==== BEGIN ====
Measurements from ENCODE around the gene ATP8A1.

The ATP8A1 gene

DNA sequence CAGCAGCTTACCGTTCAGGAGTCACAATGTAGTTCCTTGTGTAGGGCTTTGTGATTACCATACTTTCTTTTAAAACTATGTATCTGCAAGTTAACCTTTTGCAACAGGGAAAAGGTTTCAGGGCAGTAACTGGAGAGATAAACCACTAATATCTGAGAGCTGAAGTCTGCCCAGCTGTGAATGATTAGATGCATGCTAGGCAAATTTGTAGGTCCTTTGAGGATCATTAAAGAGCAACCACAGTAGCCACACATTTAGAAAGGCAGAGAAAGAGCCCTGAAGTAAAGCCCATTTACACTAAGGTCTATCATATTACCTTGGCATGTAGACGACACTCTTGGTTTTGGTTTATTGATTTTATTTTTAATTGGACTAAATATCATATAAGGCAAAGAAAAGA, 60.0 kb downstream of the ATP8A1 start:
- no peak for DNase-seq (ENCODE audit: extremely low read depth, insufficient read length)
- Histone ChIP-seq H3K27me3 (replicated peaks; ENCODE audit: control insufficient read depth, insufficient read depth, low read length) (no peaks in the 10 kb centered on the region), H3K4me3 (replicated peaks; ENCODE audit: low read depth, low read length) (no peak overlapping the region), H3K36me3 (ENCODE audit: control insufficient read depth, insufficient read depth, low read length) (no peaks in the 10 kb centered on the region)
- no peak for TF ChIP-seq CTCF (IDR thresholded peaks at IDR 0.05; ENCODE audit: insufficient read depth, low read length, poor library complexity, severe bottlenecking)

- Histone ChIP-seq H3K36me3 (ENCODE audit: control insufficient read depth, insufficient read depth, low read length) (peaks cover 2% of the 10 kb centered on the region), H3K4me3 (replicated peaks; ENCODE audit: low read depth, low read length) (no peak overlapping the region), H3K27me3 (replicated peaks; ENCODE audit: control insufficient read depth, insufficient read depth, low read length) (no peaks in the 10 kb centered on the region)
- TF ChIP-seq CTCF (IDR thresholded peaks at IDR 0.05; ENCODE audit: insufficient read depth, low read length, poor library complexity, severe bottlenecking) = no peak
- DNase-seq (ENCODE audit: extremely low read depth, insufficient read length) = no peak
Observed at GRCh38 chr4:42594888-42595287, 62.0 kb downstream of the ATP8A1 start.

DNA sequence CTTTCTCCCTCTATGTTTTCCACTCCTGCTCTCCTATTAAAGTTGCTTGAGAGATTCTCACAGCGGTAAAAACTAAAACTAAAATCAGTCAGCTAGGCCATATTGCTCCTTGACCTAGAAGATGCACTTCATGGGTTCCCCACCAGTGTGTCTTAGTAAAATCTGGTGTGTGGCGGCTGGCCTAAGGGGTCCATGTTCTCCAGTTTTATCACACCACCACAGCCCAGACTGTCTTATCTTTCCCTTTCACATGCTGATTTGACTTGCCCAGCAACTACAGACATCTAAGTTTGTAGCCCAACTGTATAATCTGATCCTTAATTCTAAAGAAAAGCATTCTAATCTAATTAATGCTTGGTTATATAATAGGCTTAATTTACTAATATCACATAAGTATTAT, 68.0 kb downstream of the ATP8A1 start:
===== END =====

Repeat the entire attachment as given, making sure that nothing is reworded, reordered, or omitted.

Measurements from ENCODE around the gene ATP8A1.

The ATP8A1 gene

DNA sequence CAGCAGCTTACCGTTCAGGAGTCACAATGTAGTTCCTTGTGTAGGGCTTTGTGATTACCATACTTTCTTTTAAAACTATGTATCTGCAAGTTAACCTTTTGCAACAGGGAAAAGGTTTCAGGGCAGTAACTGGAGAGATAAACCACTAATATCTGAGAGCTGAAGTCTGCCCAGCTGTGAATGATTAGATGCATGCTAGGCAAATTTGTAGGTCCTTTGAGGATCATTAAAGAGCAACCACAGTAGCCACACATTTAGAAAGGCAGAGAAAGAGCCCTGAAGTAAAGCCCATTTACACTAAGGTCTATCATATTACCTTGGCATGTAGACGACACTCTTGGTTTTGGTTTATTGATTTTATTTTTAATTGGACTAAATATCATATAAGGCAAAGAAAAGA, 60.0 kb downstream of the ATP8A1 start:
- no peak for DNase-seq (ENCODE audit: extremely low read depth, insufficient read length)
- Histone ChIP-seq H3K27me3 (replicated peaks; ENCODE audit: control insufficient read depth, insufficient read depth, low read length) (no peaks in the 10 kb centered on the region), H3K4me3 (replicated peaks; ENCODE audit: low read depth, low read length) (no peak overlapping the region), H3K36me3 (ENCODE audit: control insufficient read depth, insufficient read depth, low read length) (no peaks in the 10 kb centered on the region)
- no peak for TF ChIP-seq CTCF (IDR thresholded peaks at IDR 0.05; ENCODE audit: insufficient read depth, low read length, poor library complexity, severe bottlenecking)

- Histone ChIP-seq H3K36me3 (ENCODE audit: control insufficient read depth, insufficient read depth, low read length) (peaks cover 2% of the 10 kb centered on the region), H3K4me3 (replicated peaks; ENCODE audit: low read depth, low read length) (no peak overlapping the region), H3K27me3 (replicated peaks; ENCODE audit: control insufficient read depth, insufficient read depth, low read length) (no peaks in the 10 kb centered on the region)
- TF ChIP-seq CTCF (IDR thresholded peaks at IDR 0.05; ENCODE audit: insufficient read depth, low read length, poor library complexity, severe bottlenecking) = no peak
- DNase-seq (ENCODE audit: extremely low read depth, insufficient read length) = no peak
Observed at GRCh38 chr4:42594888-42595287, 62.0 kb downstream of the ATP8A1 start.

DNA sequence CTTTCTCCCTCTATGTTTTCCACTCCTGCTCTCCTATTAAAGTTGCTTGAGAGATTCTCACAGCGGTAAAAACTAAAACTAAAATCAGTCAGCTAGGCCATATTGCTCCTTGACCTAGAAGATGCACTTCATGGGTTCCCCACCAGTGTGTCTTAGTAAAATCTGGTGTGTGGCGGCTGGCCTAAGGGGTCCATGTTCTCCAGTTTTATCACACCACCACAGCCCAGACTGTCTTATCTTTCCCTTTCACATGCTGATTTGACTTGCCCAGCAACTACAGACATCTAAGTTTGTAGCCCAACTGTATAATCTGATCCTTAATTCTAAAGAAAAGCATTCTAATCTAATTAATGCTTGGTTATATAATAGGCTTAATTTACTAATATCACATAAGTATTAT, 68.0 kb downstream of the ATP8A1 start: